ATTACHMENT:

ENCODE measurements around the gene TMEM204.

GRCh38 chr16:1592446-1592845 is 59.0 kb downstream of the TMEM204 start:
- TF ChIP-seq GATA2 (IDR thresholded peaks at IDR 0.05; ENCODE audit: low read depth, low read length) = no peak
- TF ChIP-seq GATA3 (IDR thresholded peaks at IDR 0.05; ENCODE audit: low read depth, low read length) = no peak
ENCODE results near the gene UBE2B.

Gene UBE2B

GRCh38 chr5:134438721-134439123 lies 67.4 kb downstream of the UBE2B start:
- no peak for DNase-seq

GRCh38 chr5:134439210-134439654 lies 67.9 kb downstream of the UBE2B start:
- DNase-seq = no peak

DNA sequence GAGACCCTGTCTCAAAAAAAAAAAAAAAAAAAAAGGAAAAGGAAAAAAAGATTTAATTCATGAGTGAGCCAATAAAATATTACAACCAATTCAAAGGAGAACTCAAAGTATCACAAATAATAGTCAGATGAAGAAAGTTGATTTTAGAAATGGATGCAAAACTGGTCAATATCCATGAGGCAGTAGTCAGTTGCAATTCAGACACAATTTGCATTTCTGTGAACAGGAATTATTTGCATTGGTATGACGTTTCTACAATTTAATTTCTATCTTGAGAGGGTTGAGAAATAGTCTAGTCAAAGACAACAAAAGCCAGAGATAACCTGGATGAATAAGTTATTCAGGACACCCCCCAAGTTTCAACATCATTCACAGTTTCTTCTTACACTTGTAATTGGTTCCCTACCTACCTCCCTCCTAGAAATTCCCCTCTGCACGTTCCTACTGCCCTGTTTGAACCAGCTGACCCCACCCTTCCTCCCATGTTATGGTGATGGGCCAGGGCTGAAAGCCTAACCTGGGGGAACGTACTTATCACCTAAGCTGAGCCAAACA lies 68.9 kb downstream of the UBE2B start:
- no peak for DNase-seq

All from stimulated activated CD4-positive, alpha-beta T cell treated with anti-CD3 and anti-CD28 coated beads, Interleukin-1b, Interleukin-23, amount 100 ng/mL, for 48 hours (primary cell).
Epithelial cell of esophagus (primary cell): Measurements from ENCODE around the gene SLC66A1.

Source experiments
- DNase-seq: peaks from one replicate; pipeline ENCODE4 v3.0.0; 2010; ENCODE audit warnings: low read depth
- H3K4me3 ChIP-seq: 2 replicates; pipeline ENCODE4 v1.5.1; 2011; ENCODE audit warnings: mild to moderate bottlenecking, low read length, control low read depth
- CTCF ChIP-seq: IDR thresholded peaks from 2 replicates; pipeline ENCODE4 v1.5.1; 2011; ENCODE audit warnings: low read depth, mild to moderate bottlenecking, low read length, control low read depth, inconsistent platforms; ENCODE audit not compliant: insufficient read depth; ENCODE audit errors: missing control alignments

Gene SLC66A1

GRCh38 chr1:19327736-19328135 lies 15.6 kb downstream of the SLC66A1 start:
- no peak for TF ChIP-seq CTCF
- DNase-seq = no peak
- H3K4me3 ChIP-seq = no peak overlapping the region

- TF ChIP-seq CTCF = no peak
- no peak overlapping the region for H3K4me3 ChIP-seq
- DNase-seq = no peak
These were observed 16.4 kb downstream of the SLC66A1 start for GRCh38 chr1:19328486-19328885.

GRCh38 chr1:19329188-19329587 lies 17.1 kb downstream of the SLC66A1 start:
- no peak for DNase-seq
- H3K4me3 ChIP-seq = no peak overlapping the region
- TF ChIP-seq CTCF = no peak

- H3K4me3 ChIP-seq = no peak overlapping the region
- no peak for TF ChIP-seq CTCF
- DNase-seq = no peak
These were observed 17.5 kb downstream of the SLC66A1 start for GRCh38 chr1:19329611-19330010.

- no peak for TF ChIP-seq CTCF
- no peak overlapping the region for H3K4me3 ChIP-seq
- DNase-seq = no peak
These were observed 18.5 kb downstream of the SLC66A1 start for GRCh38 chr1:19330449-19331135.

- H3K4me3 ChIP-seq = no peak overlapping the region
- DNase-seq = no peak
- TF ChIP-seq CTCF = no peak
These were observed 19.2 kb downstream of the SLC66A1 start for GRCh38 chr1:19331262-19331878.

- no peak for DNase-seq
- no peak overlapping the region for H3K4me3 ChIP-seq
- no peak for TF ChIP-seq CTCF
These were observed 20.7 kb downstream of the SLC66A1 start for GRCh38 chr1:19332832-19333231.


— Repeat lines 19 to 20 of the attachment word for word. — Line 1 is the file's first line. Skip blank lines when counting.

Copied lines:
Gene SLC66A1

GRCh38 chr1:19327736-19328135 lies 15.6 kb downstream of the SLC66A1 start: